3. Gonococcal pharyngitis has been recognized with increasing frequency in some countries, with rates that parallel the incidence of cervical and urethral gonorrhoea. Culture of throat swabs for gonococci should be done on specific request from the clinician, using the appropriate selective medium (modified Thayer-Martin medium).

4. Necrotizing ulcerative pharyngitis (Vincent angina) is a rare condition characterized by a necrotic ulceration of the pharynx with or without formation of a pseudomembrane. It is associated, at the site of infection, with a heavy mixed flora of strict anaerobes dominated by Gram-negative fusiform rods and spirochaetes, generally referred to as Fusobacterium spp and Borrelia vincentii, and possibly others. Although both species belong to the normal mouth flora, their presence in large numbers in a Gram-stained smear of ulcerated lesions should be reported as a “fusospirochaetal complex”. This microscopic diagnosis need not be confirmed by anaerobic culture, which is difficult and time-consuming. However, the presence of this complex does not exclude the need to search for other pathogens, particularly S. pyogenes.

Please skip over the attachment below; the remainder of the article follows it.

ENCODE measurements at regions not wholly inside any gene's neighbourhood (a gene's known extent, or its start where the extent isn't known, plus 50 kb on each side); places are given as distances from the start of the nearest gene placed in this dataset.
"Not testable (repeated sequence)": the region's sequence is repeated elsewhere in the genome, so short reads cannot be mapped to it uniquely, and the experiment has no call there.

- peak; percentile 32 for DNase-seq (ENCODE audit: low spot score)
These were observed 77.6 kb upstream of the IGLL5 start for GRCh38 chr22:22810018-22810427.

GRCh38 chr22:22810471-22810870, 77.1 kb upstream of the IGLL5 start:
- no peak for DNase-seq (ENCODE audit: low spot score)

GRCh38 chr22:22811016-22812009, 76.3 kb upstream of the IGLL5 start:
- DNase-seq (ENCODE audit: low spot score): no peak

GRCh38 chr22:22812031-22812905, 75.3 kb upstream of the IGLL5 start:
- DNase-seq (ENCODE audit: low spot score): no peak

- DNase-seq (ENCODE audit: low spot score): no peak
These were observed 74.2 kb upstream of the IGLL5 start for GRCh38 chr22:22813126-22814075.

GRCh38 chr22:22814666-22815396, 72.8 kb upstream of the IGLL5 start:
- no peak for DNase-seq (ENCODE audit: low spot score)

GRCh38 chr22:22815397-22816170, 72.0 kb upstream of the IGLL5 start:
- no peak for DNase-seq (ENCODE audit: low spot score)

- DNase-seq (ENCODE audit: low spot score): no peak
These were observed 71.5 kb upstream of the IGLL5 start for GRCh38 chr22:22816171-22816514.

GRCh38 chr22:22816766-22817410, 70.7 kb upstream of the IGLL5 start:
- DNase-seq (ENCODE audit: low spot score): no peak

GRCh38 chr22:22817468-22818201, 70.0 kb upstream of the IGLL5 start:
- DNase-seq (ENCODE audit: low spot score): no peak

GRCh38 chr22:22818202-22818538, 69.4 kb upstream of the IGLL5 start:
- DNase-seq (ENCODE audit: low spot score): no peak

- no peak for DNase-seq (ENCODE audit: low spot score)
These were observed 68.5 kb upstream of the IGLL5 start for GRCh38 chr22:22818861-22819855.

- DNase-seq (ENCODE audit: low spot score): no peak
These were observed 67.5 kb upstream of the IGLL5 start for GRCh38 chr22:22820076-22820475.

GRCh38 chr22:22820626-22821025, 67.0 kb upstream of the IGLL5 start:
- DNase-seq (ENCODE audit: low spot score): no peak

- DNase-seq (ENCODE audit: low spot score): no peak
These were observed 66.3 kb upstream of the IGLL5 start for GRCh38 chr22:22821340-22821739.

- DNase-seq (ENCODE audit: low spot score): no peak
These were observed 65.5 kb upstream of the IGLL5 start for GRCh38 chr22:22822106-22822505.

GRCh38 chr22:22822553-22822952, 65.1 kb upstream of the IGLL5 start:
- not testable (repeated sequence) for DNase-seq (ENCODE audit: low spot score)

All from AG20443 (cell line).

5. Oral candidiasis. Although small numbers of C. albicans or other Candida species may be part of the normal oral flora, the number of organisms increases considerably in certain pathological conditions, e.g., in malnourished premature babies, in immunodeficient adults, or in patients who have received broad-spectrum antibiotics or cancer therapy. The affected area - tongue, tonsils, throat or buccal mucosa - may be intensively red, or covered by white patches or a confluent grey-white membrane (thrush). The diagnosis of candidiasis is best made by finding numerous yeast cells, some of them forming long mycelium-like filaments, in a Gram-stained smear of the exudate.

6. Search for healthy carriers. Swabs from the upper respiratory tract may be submitted to the laboratory, not for the diagnosis of a clinical infection, but to detect a potential pathogen in a healthy subject, a pharyngeal or a nasal “carrier”. This should only be done as part of well-defined epidemiological surveys. The following pathogens can give rise to a carrier state in the upper respiratory tract:

 

Staphylococcus aureus. Sampling of patients and staff for nasal carriers is sometimes performed as part of an investigation of hospital outbreaks of S. aureus infections.

Neisseria meningitidis. Carriage of meningococci may be very prevalent (20% or more) even at non-epidemic times. Identification of pharyngeal carriers of meningococci is rarely needed, and need not be performed prior to the administration of prophylactic antibiotics to family or other close contacts of patients with meningococcal disease.

Streptococcus pyogenes. Carriage of this organism in low numbers is highly prevalent, especially among schoolchildren (20 - 30%).

Corynebacterium diphtheriae. The carrier rate of the diphtheria bacillus is high in unimmunized populations. In such communities, it may be justified to identify and treat carriers among the close contacts of a patient with proven diphtheria. Carriers are rare when an immunization programme is correctly implemented.